the past tenses past present perfect. past time i walked for two hoursi have walked for two hours...

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The past tenses The past tenses Past Present perfect

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The past tensesThe past tenses

Past

Present perfect

Past timePast time

• I walked for two hours • I have walked for two hours

Past Present perfect

past tense and present perfect tensepast tense and present perfect tense• The Past:

• Regular forms (walked, trained)

• Irregular forms (drank, wrote)

Jack wrote a letter

• The Present Perfect:• Have/has + Past

participle• Have walked• Has trained• Have drunk• Has written

Jack has written many letters

Dutch/EnglishDutch/English

• Ik heb je vorige week op het station gezien

• Ik zag je vorige week op het station.

• I saw you at the station last week.

The PastThe Past

• Is used for past events:• Short, quickly finished actions,• longer situations and• repeated events

which are all over and done with;

there is no connection with the present.

Short, quickly finished actionsShort, quickly finished actions

• Peter bought a car last week.

Longer situationsLonger situations

• I spent my childhood in Scotland.

Repeated eventsRepeated events

• Every summer, Janet fell in love with an Italian gondolier.

• You HAVE TO use the past tense for actions completed at a definite time in the past.

Time is given. I met him yesterday.

Time is asked about. When did you meet him?

Time is implied. How did you get this job?(You now have the job.)

The event took place in a period of time that has now ended.

She lived in Rome when she was a teenager.(She is now an adult.)

Past habits. They never drank wine.(But they do now.)

Present perfectPresent perfect

• A mixture of the present and past• A strong link with the present• We want to say that something in the past is

connected with the present in some way.• We are thinking of the past and the present

at the same time.• But remember: the present perfect is used

for PAST TIME.

I have had a cold for two weeks the past

(two weeks ago) now

ContinuativeContinuative Present Perfect Present Perfect• To say that something

happened several times up to the present, or to say that something started in the past and still continues.

• I’ve read four books since the beginning of this month

• I’ve been married for 8 years.

ContinuativeContinuative Present Perfect Present Perfect

• To ask if something has ever happened (or hasn’t happened) between a moment in the past, and the moment of speaking.

• Have you ever seen a ghost?• Have you been to Mexico in the

past year?

I have wrecked my car. the past

(the accident) I have to walk

ResultativeResultative present perfect present perfect

• To talk about the consequences / effects in the present of past actions

• I’ve broken a leg. (That’s why it’s in a cast.)

ResultativeResultative present perfect present perfect

• We’ll have to hurry – I’ve seen wolves in this forest.

(Evidence from the past suggests one might turn up soon!)

Compare:Compare:

• We’ll have to hurry – I’ve seen wolves in this forest.

• Did you see wolves in this forest when you were here last year?

Continuous formsContinuous forms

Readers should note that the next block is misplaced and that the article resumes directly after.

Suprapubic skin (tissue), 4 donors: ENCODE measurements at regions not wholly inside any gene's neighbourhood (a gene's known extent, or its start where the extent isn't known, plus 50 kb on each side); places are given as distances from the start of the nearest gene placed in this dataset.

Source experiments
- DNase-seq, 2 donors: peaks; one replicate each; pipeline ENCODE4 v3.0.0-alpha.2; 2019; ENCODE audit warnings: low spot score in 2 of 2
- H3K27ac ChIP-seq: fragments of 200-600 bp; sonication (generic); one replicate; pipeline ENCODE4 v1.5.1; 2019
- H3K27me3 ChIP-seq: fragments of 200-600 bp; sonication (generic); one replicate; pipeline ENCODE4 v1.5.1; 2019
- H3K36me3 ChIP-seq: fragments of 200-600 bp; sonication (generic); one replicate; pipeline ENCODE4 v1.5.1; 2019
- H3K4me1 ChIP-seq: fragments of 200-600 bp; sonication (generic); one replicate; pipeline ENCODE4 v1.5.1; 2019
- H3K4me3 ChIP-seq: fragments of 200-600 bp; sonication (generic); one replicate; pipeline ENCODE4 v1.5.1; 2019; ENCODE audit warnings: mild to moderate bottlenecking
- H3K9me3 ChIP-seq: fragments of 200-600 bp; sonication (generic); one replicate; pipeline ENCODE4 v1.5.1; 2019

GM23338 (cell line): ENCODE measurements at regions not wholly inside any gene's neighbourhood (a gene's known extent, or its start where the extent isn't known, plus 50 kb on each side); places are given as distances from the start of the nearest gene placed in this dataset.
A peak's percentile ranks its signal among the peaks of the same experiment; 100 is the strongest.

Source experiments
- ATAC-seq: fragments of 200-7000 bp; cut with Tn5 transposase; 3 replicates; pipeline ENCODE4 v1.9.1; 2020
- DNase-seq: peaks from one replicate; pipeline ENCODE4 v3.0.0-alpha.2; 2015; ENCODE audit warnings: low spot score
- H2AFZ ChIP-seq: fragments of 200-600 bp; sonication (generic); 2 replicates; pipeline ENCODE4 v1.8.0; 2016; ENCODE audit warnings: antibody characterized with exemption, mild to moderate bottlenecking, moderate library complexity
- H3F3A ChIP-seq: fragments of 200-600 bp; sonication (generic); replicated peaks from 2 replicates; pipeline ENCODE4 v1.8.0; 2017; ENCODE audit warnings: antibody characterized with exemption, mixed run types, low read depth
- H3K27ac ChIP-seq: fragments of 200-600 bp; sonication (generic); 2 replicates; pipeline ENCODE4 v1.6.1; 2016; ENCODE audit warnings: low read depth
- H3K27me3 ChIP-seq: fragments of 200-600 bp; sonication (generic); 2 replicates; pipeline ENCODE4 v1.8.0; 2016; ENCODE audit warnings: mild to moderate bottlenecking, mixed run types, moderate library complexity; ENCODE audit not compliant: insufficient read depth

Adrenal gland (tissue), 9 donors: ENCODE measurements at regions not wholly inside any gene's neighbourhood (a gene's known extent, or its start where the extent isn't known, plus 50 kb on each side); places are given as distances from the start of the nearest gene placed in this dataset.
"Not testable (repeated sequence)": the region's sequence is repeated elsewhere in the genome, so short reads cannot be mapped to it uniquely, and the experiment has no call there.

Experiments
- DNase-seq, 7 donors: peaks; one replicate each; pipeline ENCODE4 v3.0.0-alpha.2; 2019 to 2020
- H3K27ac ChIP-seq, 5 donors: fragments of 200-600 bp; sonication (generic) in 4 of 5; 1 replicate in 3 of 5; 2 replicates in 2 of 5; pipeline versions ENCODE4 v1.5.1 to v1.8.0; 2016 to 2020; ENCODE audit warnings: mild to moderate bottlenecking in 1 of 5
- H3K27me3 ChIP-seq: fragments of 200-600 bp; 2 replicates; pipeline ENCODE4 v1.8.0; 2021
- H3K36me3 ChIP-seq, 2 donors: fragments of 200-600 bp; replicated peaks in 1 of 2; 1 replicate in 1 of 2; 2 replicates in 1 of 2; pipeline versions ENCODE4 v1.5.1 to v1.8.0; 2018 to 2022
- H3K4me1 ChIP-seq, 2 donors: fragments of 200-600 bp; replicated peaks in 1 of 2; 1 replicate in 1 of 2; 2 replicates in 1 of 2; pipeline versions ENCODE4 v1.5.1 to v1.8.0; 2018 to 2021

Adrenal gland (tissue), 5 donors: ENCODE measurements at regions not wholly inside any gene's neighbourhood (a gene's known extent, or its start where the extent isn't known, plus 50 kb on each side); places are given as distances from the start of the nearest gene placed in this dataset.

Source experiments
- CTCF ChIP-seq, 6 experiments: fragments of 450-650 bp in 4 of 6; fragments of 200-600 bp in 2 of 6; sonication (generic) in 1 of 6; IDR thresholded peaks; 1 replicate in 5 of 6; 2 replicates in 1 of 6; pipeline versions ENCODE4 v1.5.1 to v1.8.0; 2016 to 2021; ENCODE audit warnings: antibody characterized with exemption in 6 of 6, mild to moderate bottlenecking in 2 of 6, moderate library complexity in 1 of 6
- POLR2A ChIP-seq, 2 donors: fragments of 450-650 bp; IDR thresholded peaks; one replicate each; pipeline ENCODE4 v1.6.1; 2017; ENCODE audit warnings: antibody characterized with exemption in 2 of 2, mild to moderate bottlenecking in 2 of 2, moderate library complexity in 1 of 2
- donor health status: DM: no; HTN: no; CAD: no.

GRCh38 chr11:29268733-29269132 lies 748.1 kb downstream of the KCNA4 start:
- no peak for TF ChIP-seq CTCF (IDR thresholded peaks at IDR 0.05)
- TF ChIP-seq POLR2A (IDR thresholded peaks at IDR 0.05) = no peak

• Past continuous• What were you doing

at eight o’clock last evening?

• What did you see as you were walking down the road last night?

Continuous formsContinuous forms

• Present perfect continuous• I’ve been working

all day long.

• It’s been raining all week.

Why is the present perfect used here?

Exercise 1

1. I have seen that movie twenty times.

2. There have been many earthquakes in California.

3. People have not traveled to Mars yet.

4. Have you read the book I gave you?

5. Nobody has ever climbed that mountain.

6. Has there ever been a war in the United States?

7. Are you hungry? No, I’ve eaten.

Exercise 21. You have grown since the last time I saw you. 2. Japanese has become one of the most popular

courses at the university since the Asian studies program was established.

3. My English has really improved since I moved to Australia.

4. Ouch! I have cut my finger! 5. James has not finished his homework yet. 6. Bill has still not arrived. 7. The rain hasn't stopped.

Exercise 3

1. I have had five tests so far this semester. 2. We have had many major problems while

working on this project. 3. Somebody has nicked my purse!4. She has talked to several specialists about her

problem, but nobody knows why she is sick. 5. I’ve tried to talk to her, but she won’t listen.6. She has been in England for six months. 7. Mary has loved chocolate since she was a little

girl.

Sample exercise

• Fill in: past or present perfect• 1 Joji ________ in Tokyo for five years, but

he left in 1993. lived / has lived• 2 The Titanic ________ in 1912. sank / has

sunk• 3 Somebody ________ my bicycle! Now I'll

have to walk home. stole / has stolen• 4 Gerry ________ off his bike three times

this month. fell / has fallen• 5 Chika ________ from university last

July. graduated / has graduated

Homework• In pairs, write a simple 'fill in the correct form'

exercise in which the past and the present perfect are mixed, like in the example on slide 24. You need to be able to fill in the gaps yourselves and provide a proper explanation. Write at least 10 sentences and make them available somewhere (mail?) so you can show them on the beamer next week.

• Study the units on the present perfect in English Grammar in Use and do the exercises.

• If you need more practice – go to your grammar reader and study the information there.